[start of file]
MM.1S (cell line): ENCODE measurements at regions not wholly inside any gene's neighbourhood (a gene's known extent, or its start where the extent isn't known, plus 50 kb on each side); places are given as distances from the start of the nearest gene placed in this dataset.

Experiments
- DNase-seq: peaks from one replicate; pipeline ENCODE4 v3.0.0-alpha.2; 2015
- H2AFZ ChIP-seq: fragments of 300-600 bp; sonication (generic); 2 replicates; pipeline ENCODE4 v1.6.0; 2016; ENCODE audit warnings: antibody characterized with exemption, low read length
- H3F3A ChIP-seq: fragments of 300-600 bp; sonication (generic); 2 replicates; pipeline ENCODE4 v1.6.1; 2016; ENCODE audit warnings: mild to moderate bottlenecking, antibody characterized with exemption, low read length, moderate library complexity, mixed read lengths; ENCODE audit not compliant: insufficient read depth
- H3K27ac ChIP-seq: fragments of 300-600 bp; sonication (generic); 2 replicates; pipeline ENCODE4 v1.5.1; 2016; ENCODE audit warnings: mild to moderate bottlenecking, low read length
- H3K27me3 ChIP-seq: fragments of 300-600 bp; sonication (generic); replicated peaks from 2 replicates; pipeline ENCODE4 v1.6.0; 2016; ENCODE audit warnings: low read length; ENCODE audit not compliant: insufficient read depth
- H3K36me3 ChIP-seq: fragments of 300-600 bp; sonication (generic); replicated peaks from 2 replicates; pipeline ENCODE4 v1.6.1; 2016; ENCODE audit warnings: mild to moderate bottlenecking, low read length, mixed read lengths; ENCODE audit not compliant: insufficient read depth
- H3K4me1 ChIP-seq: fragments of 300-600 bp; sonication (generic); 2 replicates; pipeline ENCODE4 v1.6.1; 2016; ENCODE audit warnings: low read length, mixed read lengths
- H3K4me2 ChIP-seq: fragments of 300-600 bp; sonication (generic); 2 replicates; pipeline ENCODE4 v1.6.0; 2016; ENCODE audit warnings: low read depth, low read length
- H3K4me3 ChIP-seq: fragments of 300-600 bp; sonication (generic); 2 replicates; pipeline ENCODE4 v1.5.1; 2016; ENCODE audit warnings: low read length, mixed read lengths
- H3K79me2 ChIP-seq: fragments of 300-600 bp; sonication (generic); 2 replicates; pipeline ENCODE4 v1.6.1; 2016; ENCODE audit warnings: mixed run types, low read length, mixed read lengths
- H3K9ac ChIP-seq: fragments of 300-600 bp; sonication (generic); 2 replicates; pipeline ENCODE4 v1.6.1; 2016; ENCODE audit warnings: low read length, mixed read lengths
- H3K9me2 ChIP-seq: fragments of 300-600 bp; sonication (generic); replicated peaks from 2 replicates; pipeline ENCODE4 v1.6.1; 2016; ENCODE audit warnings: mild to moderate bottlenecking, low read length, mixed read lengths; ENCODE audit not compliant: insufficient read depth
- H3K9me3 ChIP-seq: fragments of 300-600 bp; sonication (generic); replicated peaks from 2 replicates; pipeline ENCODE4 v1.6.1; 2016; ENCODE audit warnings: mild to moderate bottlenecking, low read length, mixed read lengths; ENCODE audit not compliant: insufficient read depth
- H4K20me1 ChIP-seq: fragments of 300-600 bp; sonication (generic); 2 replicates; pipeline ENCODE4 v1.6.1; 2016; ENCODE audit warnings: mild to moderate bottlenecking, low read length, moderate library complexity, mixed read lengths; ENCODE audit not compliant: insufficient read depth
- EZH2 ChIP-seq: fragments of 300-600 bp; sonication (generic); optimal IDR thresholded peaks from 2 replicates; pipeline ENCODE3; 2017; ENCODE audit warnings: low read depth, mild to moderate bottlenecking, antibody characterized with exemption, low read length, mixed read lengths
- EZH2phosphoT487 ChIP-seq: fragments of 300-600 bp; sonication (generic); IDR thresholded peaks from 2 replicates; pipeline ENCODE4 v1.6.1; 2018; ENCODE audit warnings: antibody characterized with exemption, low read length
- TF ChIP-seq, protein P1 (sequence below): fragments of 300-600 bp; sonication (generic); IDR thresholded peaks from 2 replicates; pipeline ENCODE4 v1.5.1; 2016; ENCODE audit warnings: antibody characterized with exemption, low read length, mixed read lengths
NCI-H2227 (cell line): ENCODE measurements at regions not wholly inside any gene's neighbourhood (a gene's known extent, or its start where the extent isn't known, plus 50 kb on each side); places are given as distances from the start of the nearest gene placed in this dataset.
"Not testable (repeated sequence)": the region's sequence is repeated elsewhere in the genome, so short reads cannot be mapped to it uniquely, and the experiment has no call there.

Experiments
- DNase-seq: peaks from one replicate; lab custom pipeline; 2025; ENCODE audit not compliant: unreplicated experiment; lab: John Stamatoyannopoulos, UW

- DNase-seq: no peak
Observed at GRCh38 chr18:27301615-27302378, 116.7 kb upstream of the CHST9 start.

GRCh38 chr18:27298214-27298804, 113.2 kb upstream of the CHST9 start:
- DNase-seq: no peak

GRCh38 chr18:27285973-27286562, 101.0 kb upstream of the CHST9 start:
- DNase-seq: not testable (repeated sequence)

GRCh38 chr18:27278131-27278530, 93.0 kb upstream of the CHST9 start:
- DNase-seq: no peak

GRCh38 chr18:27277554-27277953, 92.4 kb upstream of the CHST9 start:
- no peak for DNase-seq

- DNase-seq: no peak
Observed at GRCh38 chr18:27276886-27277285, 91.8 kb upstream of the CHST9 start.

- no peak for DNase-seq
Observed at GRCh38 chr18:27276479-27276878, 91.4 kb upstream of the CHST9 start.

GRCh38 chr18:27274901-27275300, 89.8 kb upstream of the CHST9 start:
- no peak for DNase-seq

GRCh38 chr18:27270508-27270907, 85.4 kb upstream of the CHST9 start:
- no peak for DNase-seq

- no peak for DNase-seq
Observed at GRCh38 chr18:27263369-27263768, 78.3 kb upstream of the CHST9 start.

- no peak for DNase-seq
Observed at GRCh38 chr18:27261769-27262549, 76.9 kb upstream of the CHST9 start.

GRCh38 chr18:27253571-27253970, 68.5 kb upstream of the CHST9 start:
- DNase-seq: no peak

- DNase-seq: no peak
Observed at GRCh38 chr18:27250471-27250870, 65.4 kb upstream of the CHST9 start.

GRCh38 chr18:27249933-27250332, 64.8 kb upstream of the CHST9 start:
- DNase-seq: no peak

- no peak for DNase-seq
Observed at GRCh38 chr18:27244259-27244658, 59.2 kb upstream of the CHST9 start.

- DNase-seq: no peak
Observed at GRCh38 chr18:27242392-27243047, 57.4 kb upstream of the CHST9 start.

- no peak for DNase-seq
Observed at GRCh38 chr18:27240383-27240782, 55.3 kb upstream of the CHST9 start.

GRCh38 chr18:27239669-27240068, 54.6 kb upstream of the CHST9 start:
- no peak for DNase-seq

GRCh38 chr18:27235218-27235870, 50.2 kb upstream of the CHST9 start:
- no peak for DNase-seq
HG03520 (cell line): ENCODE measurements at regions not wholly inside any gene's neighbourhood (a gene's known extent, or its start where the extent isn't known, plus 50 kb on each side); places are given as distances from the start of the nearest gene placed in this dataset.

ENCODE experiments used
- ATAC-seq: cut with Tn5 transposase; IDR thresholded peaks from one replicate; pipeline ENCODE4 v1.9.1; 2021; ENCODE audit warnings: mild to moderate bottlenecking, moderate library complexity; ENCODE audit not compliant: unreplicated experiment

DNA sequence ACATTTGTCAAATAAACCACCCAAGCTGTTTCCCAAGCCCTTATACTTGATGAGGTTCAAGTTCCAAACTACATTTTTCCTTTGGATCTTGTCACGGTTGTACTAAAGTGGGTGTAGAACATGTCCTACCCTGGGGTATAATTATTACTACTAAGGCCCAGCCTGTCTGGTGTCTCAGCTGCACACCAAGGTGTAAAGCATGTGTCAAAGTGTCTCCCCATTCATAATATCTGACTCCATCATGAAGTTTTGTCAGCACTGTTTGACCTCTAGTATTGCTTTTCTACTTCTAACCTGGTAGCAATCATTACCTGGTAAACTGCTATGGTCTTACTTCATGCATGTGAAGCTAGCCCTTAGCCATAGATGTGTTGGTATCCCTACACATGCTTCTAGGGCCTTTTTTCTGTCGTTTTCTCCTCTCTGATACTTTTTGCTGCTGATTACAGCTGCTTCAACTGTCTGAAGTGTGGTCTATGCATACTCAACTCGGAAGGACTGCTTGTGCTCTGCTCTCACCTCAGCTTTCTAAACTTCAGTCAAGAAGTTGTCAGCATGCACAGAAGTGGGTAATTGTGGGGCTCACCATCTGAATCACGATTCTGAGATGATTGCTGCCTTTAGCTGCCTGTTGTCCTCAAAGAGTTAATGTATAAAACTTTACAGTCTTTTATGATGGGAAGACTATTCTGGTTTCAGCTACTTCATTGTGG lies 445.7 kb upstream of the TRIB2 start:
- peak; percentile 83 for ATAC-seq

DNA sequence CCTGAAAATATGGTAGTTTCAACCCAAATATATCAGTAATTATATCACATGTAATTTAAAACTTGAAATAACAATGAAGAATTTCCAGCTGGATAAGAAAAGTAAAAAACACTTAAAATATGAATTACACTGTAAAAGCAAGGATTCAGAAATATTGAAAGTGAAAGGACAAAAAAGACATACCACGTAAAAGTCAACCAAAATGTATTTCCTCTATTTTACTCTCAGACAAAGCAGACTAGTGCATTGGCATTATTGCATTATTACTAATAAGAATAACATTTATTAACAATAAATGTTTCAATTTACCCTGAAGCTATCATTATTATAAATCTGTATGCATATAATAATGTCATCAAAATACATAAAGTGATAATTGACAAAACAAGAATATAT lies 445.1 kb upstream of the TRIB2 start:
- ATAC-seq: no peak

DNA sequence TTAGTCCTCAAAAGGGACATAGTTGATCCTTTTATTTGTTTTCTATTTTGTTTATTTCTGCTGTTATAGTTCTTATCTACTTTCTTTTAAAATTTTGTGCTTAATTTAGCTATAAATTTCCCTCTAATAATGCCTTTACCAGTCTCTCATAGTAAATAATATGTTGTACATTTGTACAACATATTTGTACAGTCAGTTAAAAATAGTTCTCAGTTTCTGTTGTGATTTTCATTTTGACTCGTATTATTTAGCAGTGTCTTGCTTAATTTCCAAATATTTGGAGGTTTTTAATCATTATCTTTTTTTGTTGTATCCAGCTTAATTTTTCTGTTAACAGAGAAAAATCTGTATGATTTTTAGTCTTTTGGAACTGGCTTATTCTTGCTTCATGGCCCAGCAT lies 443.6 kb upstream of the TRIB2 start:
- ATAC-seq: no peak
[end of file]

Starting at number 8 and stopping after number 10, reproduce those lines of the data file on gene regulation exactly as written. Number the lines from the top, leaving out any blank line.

- H3K36me3 ChIP-seq: fragments of 300-600 bp; sonication (generic); replicated peaks from 2 replicates; pipeline ENCODE4 v1.6.1; 2016; ENCODE audit warnings: mild to moderate bottlenecking, low read length, mixed read lengths; ENCODE audit not compliant: insufficient read depth
- H3K4me1 ChIP-seq: fragments of 300-600 bp; sonication (generic); 2 replicates; pipeline ENCODE4 v1.6.1; 2016; ENCODE audit warnings: low read length, mixed read lengths
- H3K4me2 ChIP-seq: fragments of 300-600 bp; sonication (generic); 2 replicates; pipeline ENCODE4 v1.6.0; 2016; ENCODE audit warnings: low read depth, low read length